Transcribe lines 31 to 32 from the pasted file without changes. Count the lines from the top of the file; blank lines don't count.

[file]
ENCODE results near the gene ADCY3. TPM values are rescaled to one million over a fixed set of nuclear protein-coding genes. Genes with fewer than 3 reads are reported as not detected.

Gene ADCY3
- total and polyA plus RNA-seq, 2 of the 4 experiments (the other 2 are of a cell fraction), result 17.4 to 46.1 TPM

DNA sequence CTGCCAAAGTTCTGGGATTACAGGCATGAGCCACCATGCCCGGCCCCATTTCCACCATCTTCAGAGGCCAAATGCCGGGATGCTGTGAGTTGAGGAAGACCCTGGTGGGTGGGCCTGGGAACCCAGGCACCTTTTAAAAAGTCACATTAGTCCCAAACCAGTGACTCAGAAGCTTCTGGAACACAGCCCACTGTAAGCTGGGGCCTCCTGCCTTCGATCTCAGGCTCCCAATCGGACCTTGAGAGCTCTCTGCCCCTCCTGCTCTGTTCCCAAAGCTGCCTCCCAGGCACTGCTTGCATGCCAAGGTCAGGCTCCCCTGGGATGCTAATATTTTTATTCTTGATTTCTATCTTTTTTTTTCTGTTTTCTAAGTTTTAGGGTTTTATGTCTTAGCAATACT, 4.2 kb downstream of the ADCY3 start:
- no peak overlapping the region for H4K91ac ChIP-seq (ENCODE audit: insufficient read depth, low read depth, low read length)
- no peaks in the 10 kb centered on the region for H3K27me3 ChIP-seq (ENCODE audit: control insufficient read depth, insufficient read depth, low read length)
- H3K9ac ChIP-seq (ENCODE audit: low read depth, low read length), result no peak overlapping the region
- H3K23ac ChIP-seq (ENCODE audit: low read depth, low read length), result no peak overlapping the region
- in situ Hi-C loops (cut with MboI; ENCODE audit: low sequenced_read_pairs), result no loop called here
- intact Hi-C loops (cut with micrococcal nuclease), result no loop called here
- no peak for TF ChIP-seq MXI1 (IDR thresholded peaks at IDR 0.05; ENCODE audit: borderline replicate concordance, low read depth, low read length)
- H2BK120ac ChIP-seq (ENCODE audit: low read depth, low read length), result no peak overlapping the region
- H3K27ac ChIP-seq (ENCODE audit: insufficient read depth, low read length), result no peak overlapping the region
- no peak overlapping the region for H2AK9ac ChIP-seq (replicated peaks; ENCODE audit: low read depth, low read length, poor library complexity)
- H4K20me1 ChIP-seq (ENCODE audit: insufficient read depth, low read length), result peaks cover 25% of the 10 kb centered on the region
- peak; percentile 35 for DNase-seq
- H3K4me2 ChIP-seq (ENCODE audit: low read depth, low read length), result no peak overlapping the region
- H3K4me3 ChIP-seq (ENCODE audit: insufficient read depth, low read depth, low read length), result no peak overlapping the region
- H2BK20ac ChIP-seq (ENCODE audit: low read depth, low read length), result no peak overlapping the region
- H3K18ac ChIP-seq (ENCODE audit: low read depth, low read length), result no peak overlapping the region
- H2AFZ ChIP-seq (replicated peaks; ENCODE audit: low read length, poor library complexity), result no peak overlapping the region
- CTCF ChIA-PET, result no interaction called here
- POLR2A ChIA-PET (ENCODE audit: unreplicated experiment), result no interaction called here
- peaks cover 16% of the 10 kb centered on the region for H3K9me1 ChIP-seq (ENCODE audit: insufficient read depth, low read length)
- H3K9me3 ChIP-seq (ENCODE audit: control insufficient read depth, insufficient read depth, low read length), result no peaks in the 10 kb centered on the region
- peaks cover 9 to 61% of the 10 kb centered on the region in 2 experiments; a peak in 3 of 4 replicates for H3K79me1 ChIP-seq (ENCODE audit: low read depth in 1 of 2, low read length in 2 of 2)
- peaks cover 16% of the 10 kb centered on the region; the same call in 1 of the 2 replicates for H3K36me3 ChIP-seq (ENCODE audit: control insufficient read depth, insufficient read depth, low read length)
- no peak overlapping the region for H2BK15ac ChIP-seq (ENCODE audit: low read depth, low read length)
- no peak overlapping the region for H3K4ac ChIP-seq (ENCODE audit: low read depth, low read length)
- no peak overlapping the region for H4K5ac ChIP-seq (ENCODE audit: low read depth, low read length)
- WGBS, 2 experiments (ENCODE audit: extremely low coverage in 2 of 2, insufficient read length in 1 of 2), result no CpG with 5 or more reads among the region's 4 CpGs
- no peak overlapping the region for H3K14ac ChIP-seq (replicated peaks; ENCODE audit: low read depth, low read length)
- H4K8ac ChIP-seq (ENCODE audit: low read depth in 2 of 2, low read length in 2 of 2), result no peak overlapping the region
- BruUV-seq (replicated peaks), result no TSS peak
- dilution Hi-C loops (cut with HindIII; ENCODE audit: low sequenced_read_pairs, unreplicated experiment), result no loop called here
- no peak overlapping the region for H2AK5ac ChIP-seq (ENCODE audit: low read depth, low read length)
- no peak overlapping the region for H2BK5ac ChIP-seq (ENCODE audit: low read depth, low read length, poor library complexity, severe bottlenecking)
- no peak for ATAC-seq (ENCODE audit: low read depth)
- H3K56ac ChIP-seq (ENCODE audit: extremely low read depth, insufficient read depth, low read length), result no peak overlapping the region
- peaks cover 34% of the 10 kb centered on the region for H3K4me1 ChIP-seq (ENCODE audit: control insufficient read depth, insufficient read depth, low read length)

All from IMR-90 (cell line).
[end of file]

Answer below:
- WGBS, 2 experiments (ENCODE audit: extremely low coverage in 2 of 2, insufficient read length in 1 of 2), result no CpG with 5 or more reads among the region's 4 CpGs
- no peak overlapping the region for H3K14ac ChIP-seq (replicated peaks; ENCODE audit: low read depth, low read length)